As you travel away from the South Carolina coast, you immediately find yourself in one of largest cotton growing areas in the U.S. The fields are coming into bloom and the blossoms are lovely.
The little town of Salter is nearly a ghost town now but when cotton was king it was a thriving community.
The Atlantic Coast Line railroad built a depot in the 1850s and Salter became a town on the map. The depot served the town for over 100 years and on the other side of the tracks, Salters first cotton gin was built. The Salter gin is gone, closed in 1970 and torn down in 2015.
This building served as a store for over a century. Its first proprietor, James Alurid Ferrell, opened a small mercantile in his home in 1880. After building this structure on the corner of his property, he moved his business here and operated the store until his death in 1918.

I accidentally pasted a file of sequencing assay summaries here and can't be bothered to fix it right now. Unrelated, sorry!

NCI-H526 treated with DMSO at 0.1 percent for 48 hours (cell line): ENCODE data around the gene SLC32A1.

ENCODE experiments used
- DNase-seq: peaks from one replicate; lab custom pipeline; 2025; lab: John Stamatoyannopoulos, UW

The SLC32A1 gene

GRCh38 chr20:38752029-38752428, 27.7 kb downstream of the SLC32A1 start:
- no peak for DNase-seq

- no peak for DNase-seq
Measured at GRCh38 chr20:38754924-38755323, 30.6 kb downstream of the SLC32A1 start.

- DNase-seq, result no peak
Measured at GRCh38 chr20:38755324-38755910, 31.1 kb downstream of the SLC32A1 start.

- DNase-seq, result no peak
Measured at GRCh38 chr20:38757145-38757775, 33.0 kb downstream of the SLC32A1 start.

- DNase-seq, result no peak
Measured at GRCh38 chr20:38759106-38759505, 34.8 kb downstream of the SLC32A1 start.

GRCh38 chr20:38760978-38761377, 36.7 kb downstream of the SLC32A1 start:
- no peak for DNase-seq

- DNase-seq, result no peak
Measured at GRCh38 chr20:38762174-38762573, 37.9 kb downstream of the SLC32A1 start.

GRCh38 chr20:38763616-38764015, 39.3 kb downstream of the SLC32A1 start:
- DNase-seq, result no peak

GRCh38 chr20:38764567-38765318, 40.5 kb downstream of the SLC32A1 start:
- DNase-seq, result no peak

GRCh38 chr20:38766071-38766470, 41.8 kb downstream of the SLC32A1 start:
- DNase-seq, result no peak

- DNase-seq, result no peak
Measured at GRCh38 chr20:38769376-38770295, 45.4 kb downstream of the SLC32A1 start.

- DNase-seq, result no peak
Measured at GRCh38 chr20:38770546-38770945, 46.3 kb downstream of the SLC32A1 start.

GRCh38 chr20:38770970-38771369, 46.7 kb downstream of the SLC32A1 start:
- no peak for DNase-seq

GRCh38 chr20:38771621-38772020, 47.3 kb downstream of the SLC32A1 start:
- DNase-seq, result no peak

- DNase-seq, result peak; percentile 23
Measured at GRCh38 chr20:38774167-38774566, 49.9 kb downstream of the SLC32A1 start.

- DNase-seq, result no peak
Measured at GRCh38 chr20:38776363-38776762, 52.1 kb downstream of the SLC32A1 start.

The Mosely store opened in 1921 and was run by several generations of Moselys until 1990. Very faintly above the door you can still see the store name in faded letters.
The old brick school is the only other old building left in Salters. It was built in 1924 and housed three classrooms on the ground floor and a classroom and auditorium with a stage upstairs. In 1925 there were 100 students in grades 1-11 and the school owned its own school bus.